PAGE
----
• HB 18-1132 – “Concerning the Amount that the Department of Corrections is Required to Reimburse a County or City and County for the Confinement and Maintenance in a Local Jail of any Person who is Sentenced to a Term of Imprisonment in a Correctional Facility,” by Rep. Dafna Michaelson Jenet and Sen. Larry Crowder. Under current law, the General Assembly establishes in its annual general appropriations bill the amount that the Department of Corrections is required to reimburse any county or city and county for a portion of the expenses and costs incurred by that county or city and county for the confinement and maintenance in a local jail of any person who is sentenced to a term of imprisonment in a correctional facility. The bill states that, to assist the General Assembly in determining such rate of reimbursement, each county and each city and county shall report to the joint budget committee the average cost of confining and maintaining persons in a local jail for more than 72 hours after each such person has been sentenced to the custody of the department.
  • HB 18-1147 – “Concerning the Continuation of the Regulation of People who Modify the Weather, and, in Connection Therewith, Implementing the Sunset Review Recommendations of the Department of Regulatory Agencies,” by Reps. Joann Ginal & Kim Ransom and Sen. Don Coram. The bill continues the regulation of people who modify the weather.
  • HB 18-1211 – “Concerning Controlling Medicaid Fraud,” by Reps. Cole Wist & Mike Foote and Sens. Irene Aguilar & Jim Smallwood. The bill establishes the medicaid fraud control unit in the department of law. The unit is responsible for investigation and prosecution of medicaid fraud and waste, as well as patient abuse, neglect, and exploitation. Prior to initiating a criminal prosecution, the unit must consult with the district attorney of the judicial district where the prosecution would be initiated.
  • HB 18-1237 – “Concerning the Continuation of the Requirements Regarding the Preparation of a Cost-Benefit Analysis as Administered by the Department of Regulatory Agencies, and, in Connection Therewith, Implementing the Recommendations Contained in the 2017 Sunset Report by the Department of Regulatory Agencies,” by Reps. Tracy Kraft-Tharp & Kevin Van Winkle and Sen. Tim Neville. The bill implements the recommendations of the Department of Regulatory Agencies’ sunset review and report on requirements and procedures regarding the preparation of a cost-benefit analysis.
  • HB 18-1243 – “Concerning Enactment of a Civil Rape Shield Law,” by Reps. Mike Foote & Cole Wist and Sens. Don Coram & Rhonda Fields. Under Colorado criminal law there is a rape shield law that presumes that evidence of a victim’s sexual conduct is irrelevant and not admissible except for evidence of the victim’s prior or subsequent sexual conduct with the defendant or evidence of specific instances of sexual activity showing the source or origin of semen, pregnancy, disease, or any similar evidence of sexual intercourse offered for the purpose of showing that the act or acts were or were not committed by the defendant. The bill creates a similar presumption in a civil proceeding involving alleged sexual misconduct. If a party wants to introduce sexual conduct evidence, it must file a confidential motion with the court at least 63 days prior to trial. Prior to ruling on the motion, the court shall conduct an in camera hearing and allow the parties and alleged victim to attend and be heard.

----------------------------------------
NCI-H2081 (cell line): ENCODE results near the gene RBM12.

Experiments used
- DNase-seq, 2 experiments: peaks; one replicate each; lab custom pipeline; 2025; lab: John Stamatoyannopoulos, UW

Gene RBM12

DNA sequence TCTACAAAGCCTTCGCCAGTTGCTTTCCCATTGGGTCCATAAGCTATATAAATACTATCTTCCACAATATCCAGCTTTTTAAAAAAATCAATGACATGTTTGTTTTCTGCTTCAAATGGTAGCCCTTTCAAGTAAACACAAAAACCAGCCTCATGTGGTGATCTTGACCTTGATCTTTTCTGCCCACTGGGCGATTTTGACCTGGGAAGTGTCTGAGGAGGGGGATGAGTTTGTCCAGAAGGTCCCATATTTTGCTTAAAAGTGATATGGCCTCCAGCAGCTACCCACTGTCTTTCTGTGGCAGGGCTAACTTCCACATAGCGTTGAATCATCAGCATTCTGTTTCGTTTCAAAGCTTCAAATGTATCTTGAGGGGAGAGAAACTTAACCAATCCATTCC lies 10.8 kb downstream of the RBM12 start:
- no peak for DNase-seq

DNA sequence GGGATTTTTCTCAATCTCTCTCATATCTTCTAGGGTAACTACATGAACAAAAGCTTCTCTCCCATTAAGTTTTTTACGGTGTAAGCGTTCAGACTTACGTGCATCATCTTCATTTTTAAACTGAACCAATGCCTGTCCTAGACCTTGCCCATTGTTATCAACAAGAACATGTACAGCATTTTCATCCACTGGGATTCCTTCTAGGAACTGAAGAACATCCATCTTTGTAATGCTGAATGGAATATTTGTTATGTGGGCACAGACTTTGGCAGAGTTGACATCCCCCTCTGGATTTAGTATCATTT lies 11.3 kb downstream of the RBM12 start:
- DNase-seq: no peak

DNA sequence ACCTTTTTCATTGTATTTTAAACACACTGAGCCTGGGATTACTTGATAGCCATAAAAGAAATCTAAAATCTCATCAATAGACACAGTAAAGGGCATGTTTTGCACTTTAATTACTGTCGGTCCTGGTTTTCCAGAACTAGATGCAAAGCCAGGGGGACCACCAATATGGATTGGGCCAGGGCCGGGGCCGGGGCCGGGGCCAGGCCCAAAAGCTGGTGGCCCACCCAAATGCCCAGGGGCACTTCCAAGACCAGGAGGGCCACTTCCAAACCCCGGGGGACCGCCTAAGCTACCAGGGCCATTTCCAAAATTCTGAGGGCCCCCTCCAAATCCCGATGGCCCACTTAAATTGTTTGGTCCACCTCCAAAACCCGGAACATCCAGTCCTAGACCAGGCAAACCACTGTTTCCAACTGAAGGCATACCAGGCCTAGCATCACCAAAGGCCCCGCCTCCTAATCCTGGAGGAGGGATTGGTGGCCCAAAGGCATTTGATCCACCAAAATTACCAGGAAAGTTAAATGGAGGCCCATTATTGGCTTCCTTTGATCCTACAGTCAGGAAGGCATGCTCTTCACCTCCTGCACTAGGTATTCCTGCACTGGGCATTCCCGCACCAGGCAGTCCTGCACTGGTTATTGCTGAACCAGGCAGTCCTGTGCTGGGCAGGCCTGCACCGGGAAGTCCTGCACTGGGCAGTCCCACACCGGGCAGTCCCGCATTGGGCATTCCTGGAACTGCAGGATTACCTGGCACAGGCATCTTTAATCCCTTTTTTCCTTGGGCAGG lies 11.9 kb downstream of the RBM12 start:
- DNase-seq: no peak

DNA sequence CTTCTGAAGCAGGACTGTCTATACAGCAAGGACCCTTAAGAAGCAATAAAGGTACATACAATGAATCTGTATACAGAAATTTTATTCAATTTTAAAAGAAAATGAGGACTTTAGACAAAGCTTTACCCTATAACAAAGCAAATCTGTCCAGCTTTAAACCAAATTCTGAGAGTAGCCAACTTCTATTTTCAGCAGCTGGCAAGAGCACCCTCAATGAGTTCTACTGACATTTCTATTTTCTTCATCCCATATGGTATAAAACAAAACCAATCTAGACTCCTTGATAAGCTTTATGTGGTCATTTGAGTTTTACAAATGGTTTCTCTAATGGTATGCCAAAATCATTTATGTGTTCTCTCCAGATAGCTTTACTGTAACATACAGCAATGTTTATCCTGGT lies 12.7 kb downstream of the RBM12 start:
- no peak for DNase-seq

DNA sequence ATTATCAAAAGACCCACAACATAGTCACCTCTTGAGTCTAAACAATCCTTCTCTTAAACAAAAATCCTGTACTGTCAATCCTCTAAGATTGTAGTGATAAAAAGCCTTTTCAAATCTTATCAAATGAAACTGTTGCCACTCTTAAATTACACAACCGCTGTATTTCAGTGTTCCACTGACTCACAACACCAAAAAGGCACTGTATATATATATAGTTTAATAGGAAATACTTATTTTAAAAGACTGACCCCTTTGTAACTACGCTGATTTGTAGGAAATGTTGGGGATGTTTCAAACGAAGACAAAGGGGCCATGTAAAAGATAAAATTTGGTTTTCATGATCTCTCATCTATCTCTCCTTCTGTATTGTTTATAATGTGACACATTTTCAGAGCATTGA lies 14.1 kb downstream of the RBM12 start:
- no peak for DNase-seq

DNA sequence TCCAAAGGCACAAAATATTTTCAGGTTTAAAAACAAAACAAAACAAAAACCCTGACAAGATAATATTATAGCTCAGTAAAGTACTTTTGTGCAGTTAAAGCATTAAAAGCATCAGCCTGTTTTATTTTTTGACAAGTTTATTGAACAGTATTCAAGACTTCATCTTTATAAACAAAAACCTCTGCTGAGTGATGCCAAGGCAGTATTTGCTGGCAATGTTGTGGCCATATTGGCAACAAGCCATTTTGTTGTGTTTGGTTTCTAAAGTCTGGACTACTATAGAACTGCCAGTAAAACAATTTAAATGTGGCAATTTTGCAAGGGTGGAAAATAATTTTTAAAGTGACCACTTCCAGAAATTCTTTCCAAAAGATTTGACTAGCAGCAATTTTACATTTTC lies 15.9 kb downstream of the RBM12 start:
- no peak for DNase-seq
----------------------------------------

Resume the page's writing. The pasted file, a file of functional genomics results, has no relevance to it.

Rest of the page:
• HB 18-1275 – “Concerning the Repeal of the Craig Hospital License Plate Donation Requirement,” by Rep. Jeff Bridges and Sen. Daniel Kagan. Current law requires an applicant to make a donation to Craig Hospital in order to be issued a special Craig Hospital license plate. The bill repeals the $20 donation requirement.
  • HB 18-1282 – “Concerning a Requirement that a Health Care Provider Include Certain Identifying Information on all Claims for Reimbursement for Health Care Services,” by Reps. Susan Lontine & Lang Sias and Sens. Jim Smallwood & John Kefalas. The bill requires an off-campus location of a hospital to apply for, obtain, and use on claims for reimbursement for health care services provided at the off-campus location a unique national provider identifier, commonly referred to as NPI. The off-campus location’s NPI must be used on all claims related to health care services provided at that location, regardless of whether the claim is filed through the hospital’s central billing or claims department or through a health care clearinghouse. It also requires all medicaid providers that are entities to obtain and use a unique NPI for each site at which they deliver services and for each provider type that the department of health care policy and financing has specified.

For a complete list of Governor Hickenlooper’s 2018 legislative decisions, click here.